"Fermi sees gamma rays coming from directions in the sky where there are no obvious objects likely to produce gamma rays," says David Thompson, Fermi Deputy Project Scientist from Goddard Space Flight Center.
For two thirds of the new catalog's sources the Fermi scientists can, with at least reasonable certainty, locate a known gamma ray-producing object*, such as a pulsar or blazar, in the vicinity the gamma-rays are coming from. But the remaining third – the "mystery sources" -- have the researchers stumped, at least for now. And they are the most tantalizing.
"Some of the mystery sources could be clouds of dark matter – something that's never been seen before," speculates Thompson.
About 85% of the gravitational mass of the universe is dark matter. The stuff we see makes up the rest. Dark matter is something that pulls on things with the force of its gravity but can't be detected in any other way. It doesn't shine – doesn't emit or scatter light – hence the adjective "dark."
Astronomers cannot detect dark matter directly using optical or radio telescopes. But dark matter just might shine in gamma rays.
"We've been using Fermi to search for dark matter for a long time," says the principal investigator for the Large Area Telescope, Peter Michelson of Stanford University.
Some researchers believe that when two dark matter antiparticles bump into each other, they will annihilate, producing gamma rays. Concentrated clouds of dark matter could form a gamma ray source at specific wavelengths detectable by Fermi.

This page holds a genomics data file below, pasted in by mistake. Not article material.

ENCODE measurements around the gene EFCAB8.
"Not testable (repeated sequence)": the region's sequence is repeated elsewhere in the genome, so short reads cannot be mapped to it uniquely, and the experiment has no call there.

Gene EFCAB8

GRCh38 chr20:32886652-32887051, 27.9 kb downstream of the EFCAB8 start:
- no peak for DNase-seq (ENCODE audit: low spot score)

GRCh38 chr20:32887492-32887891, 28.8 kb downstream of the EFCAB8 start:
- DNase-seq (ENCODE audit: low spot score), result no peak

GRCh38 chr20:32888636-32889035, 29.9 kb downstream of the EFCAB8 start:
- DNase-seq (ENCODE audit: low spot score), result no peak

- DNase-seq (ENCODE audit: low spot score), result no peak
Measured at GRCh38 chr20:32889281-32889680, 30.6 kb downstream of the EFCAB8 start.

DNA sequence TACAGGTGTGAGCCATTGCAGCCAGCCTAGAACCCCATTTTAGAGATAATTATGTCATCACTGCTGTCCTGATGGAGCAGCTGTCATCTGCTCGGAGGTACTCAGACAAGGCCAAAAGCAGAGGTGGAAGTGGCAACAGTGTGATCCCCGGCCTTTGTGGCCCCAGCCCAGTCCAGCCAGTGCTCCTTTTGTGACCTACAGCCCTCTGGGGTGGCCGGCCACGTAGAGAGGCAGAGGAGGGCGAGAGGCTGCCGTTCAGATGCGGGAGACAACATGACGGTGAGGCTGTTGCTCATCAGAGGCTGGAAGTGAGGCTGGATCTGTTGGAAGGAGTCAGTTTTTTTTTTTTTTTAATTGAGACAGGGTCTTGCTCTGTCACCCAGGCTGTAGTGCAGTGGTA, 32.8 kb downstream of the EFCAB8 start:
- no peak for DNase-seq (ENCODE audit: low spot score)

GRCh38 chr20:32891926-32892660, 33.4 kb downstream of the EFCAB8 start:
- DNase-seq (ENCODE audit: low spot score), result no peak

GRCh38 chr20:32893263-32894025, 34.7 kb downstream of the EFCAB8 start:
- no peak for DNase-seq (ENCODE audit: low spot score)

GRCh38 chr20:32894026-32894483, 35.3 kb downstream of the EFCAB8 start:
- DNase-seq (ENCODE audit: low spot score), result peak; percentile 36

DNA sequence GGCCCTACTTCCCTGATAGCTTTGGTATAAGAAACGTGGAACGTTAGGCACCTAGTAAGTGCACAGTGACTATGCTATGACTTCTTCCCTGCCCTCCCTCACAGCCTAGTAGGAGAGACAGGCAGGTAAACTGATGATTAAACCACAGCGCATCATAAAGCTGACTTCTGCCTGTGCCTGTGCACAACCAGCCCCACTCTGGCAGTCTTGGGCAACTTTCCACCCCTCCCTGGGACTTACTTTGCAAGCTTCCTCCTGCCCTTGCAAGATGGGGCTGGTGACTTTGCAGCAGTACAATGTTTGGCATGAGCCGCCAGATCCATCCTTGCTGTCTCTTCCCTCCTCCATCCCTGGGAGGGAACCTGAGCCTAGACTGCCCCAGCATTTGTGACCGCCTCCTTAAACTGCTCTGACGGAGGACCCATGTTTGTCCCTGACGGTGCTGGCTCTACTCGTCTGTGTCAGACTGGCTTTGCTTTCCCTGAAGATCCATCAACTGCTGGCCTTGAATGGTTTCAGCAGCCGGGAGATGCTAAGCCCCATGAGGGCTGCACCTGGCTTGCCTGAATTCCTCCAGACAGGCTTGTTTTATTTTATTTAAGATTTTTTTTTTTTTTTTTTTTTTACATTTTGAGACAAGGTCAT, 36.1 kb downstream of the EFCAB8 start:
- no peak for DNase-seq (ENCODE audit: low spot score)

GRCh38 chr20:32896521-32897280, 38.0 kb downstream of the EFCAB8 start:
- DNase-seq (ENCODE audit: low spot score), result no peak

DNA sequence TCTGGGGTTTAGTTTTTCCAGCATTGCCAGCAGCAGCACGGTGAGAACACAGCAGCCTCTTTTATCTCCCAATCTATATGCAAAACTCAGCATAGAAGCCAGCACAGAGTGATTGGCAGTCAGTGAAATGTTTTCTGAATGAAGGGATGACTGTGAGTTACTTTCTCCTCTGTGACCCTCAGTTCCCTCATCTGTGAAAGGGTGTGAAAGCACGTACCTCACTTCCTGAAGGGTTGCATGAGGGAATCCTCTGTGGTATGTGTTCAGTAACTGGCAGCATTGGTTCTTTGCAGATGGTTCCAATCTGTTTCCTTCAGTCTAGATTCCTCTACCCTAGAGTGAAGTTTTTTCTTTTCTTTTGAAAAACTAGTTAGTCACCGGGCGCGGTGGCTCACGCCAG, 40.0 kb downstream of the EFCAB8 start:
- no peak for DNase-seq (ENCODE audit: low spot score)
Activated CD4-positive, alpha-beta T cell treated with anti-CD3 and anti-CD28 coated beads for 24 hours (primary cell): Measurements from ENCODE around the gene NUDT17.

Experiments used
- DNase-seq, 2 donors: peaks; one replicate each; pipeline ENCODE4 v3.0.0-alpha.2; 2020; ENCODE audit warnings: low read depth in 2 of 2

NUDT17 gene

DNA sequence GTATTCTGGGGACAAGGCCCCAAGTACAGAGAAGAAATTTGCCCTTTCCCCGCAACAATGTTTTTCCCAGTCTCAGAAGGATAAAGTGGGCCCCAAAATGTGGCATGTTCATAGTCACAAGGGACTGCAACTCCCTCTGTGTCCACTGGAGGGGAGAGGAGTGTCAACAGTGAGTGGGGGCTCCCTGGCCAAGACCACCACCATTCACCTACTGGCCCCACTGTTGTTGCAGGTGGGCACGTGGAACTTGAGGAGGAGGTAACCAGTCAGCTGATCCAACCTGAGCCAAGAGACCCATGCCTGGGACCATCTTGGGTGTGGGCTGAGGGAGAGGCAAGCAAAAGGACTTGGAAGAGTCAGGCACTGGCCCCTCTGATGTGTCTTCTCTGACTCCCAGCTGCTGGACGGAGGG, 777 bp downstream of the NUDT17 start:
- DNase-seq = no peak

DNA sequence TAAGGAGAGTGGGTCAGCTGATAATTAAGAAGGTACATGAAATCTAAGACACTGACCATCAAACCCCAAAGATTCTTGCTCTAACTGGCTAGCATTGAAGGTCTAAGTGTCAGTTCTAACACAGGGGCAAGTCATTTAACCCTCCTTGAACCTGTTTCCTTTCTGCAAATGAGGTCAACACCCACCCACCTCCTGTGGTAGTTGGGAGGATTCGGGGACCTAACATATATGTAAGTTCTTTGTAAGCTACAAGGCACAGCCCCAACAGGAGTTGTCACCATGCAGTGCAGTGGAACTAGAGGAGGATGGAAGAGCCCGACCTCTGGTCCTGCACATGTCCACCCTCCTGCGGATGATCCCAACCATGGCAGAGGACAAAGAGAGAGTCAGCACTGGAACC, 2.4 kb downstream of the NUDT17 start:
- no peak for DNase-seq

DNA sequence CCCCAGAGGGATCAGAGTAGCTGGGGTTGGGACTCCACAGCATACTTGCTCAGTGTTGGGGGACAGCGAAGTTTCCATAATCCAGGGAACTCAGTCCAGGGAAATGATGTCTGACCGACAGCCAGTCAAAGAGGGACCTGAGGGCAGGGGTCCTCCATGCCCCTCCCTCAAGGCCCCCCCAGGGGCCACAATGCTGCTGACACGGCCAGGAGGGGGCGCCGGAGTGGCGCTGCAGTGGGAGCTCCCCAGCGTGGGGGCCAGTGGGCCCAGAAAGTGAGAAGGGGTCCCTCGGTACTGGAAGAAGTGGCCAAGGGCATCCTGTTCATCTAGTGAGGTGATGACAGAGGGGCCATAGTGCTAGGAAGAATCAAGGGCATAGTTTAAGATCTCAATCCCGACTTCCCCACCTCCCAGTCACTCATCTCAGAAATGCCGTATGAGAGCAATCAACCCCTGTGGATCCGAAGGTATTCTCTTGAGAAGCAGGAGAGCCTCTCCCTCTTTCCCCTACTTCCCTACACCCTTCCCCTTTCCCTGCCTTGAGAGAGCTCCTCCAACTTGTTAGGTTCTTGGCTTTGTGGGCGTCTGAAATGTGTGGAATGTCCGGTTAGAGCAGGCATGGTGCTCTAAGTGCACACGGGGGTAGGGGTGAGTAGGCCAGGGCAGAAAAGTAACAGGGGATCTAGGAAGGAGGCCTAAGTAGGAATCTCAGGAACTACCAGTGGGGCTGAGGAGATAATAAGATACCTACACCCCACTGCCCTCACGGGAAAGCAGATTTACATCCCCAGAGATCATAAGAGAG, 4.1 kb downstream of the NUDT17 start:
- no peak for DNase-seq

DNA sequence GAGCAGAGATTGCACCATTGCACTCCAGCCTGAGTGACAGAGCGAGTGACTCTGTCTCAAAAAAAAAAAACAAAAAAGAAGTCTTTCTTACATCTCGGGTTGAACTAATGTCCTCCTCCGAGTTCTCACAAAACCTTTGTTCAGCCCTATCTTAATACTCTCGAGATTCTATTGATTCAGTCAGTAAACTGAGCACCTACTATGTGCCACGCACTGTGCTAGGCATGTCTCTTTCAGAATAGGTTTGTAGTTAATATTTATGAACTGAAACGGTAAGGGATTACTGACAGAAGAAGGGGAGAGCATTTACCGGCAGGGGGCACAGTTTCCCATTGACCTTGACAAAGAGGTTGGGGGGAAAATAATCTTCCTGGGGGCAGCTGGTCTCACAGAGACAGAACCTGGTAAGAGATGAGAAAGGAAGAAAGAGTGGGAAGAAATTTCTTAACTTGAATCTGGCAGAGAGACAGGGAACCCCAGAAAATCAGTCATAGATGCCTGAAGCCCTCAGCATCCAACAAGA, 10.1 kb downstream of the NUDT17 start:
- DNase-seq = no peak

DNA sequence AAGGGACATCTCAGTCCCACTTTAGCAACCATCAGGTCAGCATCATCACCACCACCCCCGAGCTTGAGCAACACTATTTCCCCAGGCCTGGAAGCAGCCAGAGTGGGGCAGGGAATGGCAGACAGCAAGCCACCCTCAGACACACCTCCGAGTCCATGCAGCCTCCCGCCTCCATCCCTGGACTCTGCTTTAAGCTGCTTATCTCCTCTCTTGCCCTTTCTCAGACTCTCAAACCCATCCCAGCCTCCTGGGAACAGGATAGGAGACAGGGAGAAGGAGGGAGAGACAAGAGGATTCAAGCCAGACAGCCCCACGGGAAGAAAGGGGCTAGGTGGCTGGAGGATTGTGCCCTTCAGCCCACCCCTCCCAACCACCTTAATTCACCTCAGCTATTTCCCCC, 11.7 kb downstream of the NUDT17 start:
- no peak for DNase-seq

"If we see a bump in the gamma-ray spectrum -- a narrow spectral line at high energies corresponding to the energy of the annihilating particles – we could be the first to 'apprehend' dark matter,” says Michelson.
Another, less-dark possibility for some of the mystery sources is colliding galaxy clusters. According to Michelson and Thompson, clashes of such magnitude would generate super large scale shock waves that would accelerate particles. Others of the sources, they say, might be some brand new phenomenon, perhaps something involving galactic black holes.
When all is said and done, many of the mystery sources could prove to be familiar. "[They] will probably turn out to be members of known source classes – things we know but haven't recognized yet, like undiscovered pulsars, binary systems, and supernova remnants," says Michelson.
"Of course we're hoping for something really exotic like dark matter, but we have to look first at all the other options," says Thompson. "Fermi is an ongoing mission. We'll continue to search for answers to these puzzles and perhaps turn up even more surprises."
Will notorious dark matter finally be nabbed? Stay tuned!
Fermi Gamma-ray Space Telescope
Credits: NASA's Fermi Gamma-Ray Space Telescope mission is an astrophysics and particle physics partnership, developed in collaboration with the U.S. Department of Energy, along with important contributions from academic institutions and partners in France, Germany, Italy, Japan, Sweden, and the United States. The mission's main instrument, the Large Area Telescope (LAT), is making pioneering observations of gamma-ray bursts at higher energies than ever before from space. Another instrument onboard, the Fermi Gamma-Ray Burst Monitor, is monitoring gamma-ray bursts at lower energies. The combination of the GBM and the LAT provides a powerful tool for studying GRBs over a very wide range of energies. The GBM is a collaboration among scientists at the Marshall Space Flight Center, the University of Alabama in Huntsville, the Max Planck Institute for Extraterrestrial Physics in Germany, and the Los Alamos National Laboratory.